Sometimes I have dreams that are so realistic I think, “How weird this isn’t actually a dream.” Of course, the joke’s on me; I wake up, realize my mistake, and that’s that. Another strangely sublime moment produced by my subconscious and trapped there, like an exotic creature in some madwoman’s backyard menagerie. So what else is new.
But while I was out for my walk yesterday, the opposite happened. My subconscious reached its hand out into reality and gave it a good shake.
I had just left the part where they ripped up the covered bridge and bandaged the path in yellow caution tape. When we first leased our apartment facing the mud flats almost two years ago, they told us cheerfully: “It’ll be back to normal by spring.” Just enough time for me to move in and start nesting, which was fantastic. A lake without water–at least on our end–is no lake at all.
Well, two years on, and the dam is finished but the additional projects are nowhere near, and the October deadline isn’t looking too promising. To make it worse, they just removed integral sections of the covered bridge that lies smack dab in the middle of my daily walk. I can hike around it through a subdivision, but a subdivision is the last thing I want to look at. I’m renting a lake-front apartment and would like to look at a lake, thankyouverymuch.
So I just left that, it’s raining, and I’m trying to think about about nothing when something reaches out of my subconscious and shakes the dripping trees overhead. It’s a limb or a bomb or a giant load of pine cones–either way, I get out of there quick. It crashes to the ground just behind me, what looks like a beehive but isn’t because it’s squeaking.
Of course it’s squeaking. Already this shoots to a level seven on the zero-to-ten Uncanny Scale.
I look up at the tree. A squirrel clings to the nearest branch, peering down at me, her little whiskers quivering. A couple steps closer, and there it is: a little shrimpy thing, two inches long, pink and naked, thrown from her nest and lying on the path in the rain.
Mommy squirrel is nervously twitching. What knocked her nest down? It’s not really windy, just miserably damp, the long slow drizzle of a bad mood. Nothing malicious is at play, just awful chance. I don’t believe in luck but I’m not one to look for signs either. It was just creepy random chance that I almost got knocked in the head by a metaphor I wrote maybe five days ago:
People don’t change who they are just because someone’s walking by–especially if that someone’s a kid like me. I once saw a guy on a ladder waving a broom at a squirrel’s nest in his front yard. I was right there as it fell to the ground in chunks, dried leaves fluttering down like autumn in July, the pink and sightless babies still curling around each other as they smacked onto the driveway.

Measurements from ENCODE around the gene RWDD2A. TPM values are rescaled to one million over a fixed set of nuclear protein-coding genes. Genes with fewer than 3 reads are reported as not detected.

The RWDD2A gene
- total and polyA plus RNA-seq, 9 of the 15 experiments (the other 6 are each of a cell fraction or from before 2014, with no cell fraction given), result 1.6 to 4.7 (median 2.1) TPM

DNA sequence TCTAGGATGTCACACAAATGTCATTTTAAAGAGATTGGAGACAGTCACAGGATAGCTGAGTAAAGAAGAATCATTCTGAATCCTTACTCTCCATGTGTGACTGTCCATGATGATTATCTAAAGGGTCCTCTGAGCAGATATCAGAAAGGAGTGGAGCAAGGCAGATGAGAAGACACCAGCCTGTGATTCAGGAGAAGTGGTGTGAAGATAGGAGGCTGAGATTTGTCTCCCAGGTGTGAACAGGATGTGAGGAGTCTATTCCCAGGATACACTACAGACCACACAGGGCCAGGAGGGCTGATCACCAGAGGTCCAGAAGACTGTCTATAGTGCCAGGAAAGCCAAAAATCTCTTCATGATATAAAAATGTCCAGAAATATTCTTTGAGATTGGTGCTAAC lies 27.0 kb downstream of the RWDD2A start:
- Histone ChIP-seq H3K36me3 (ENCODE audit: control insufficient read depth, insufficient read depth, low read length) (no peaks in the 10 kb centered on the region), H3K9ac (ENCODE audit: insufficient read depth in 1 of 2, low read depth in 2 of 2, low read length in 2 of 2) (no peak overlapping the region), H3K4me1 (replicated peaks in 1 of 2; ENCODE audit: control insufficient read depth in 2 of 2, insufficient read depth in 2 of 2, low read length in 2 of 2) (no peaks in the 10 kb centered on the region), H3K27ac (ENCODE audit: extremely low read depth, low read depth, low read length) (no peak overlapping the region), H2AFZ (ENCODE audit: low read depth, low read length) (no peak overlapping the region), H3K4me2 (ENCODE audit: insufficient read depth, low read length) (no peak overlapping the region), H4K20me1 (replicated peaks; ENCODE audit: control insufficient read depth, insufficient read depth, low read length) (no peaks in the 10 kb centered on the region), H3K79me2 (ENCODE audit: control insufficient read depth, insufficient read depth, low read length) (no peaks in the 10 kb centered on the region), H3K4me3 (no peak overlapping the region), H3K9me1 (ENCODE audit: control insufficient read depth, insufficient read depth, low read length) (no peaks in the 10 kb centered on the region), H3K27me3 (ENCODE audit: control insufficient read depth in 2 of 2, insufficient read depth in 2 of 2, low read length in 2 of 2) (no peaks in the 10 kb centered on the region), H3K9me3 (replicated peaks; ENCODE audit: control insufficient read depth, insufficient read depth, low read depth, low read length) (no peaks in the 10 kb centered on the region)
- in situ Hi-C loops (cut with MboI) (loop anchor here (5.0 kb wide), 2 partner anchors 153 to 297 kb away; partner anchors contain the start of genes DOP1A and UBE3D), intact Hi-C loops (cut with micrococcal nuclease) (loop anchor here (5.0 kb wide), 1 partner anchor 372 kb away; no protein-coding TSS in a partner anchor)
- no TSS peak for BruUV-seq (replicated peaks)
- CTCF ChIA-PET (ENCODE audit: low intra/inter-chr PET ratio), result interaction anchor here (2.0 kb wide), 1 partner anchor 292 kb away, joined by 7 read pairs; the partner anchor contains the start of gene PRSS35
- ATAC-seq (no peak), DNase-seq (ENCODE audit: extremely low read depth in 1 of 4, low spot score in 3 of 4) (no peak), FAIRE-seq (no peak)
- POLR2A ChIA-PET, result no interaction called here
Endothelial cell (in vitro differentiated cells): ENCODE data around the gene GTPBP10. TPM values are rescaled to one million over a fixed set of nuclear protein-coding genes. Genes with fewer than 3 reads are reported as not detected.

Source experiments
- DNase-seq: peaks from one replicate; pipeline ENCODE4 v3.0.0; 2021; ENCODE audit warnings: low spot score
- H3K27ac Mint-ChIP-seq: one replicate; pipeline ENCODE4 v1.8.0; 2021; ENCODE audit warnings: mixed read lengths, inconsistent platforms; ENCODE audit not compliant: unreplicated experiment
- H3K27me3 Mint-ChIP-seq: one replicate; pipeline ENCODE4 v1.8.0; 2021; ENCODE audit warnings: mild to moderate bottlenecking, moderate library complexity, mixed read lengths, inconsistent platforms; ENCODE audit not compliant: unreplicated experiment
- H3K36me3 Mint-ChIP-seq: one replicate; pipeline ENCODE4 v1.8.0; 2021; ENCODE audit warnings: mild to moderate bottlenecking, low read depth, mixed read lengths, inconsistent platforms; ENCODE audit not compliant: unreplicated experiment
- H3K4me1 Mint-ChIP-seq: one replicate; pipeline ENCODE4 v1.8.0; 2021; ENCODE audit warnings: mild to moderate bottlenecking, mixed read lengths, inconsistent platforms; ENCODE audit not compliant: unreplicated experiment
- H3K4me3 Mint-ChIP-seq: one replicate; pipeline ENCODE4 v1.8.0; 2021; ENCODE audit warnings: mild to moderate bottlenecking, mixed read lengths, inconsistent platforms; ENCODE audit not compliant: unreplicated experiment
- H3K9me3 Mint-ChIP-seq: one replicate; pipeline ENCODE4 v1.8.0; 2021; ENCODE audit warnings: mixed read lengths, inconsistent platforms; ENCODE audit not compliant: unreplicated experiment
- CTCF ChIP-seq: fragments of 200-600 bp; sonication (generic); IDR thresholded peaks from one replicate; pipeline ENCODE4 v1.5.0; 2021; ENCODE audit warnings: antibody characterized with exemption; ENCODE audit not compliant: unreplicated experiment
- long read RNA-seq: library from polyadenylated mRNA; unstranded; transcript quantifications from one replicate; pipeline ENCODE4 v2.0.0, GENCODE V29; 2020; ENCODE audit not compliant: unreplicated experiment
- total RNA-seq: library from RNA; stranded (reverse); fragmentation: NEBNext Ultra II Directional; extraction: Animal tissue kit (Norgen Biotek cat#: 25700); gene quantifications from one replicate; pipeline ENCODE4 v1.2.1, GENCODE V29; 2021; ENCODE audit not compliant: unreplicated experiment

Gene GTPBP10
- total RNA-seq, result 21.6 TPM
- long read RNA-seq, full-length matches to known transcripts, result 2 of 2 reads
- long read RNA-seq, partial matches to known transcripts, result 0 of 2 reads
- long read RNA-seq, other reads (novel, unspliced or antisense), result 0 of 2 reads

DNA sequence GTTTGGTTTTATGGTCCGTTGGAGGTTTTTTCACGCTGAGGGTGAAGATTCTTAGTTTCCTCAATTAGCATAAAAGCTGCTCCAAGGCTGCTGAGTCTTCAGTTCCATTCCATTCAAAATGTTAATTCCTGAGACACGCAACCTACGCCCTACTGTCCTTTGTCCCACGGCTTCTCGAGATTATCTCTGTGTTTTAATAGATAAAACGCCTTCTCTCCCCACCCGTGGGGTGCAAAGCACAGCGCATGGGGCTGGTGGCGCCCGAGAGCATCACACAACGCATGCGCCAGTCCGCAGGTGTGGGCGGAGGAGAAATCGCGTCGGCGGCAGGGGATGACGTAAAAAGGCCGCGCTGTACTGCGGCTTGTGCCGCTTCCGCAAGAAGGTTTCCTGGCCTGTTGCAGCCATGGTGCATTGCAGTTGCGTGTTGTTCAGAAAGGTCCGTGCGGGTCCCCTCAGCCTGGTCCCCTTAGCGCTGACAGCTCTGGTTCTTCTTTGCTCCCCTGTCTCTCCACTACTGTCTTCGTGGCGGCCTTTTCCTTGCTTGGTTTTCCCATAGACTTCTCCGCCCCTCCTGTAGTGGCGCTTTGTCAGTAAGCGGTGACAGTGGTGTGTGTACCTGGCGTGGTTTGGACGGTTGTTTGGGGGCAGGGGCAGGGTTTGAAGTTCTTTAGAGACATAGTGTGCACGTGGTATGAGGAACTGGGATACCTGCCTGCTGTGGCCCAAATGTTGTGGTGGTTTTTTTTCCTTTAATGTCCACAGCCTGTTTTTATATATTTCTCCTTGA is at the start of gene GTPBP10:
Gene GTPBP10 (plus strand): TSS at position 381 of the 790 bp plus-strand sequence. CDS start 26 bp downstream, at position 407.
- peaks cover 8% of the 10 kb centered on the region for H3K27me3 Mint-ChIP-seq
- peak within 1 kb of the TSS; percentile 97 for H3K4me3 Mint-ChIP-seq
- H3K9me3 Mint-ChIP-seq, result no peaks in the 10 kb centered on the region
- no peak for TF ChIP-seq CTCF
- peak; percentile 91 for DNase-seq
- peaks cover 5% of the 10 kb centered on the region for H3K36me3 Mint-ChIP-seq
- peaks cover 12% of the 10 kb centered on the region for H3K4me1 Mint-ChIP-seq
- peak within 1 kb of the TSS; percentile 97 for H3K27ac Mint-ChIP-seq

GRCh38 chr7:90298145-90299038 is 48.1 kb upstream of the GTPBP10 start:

My character chalks it up to the darker parts of human nature. I don’t even have that. Just bad stuff raining down from the heavens, indiscriminately dropping on unsuspecting targets. How long before it stops squeaking? I had thought it wouldn’t have survived impact. Maybe they’re made of heartier stuff, I don’t know. I’m not in the habit of knowing. Just imagining.
So at this point I’m pretty much losing it. I’ve had an awful day as it is and baby squirrel death is too much to handle. People looking out their living room windows must be muttering to themselves, “See, I told you she wasn’t quite right. Look at her crying at that pile of sticks.”
It’s not sticks. It’s carefully woven leaves and strips of bark, surprisingly intact. If I could climb it back up there, set it on a branch and tie it down nice and tight, it’d be fine. Perfectly habitable. But I can’t do that. I can’t even touch the baby–Mommy might not want it after that. It’s way too little to nurse by hand. What do baby squirrels even eat? My cat would think it’s a toy. I can think of five cats within a block of here, and surely they’ve gotten the bulletin by now: fresh young squirrel meat. Come and get it.
Mommy squirrel’s still there. Suddenly my heart rages with hope. Maybe, just maybe, if I get out of the way. . . I scamper down the path, hide behind an excavator, because I can’t just leave it. I have to know what happens.
I don’t even have to wait. As soon as I’m out of sight, Mommy runs headfirst down the tree. Bounds across the path, stops before the nest. She picks up the baby and carefully shoves her into her mouth. Then back across the path, up the tree, and out of sight.
I have no idea what the next step is. Maybe there is no next step. Maybe another nice squirrel family will take them in. All I know is, somehow, Squirrel Metaphor will be a reoccurring one. It will climb back into my head from reality and then out onto the page, because if there’s one thing I’ve learned about writing, it’s that sometimes, things happen for a reason. And no one else can tell you what that reason is: you have to make it yourself. You have to make it worthwhile, because otherwise, it’s just a bunch of baby squirrel death.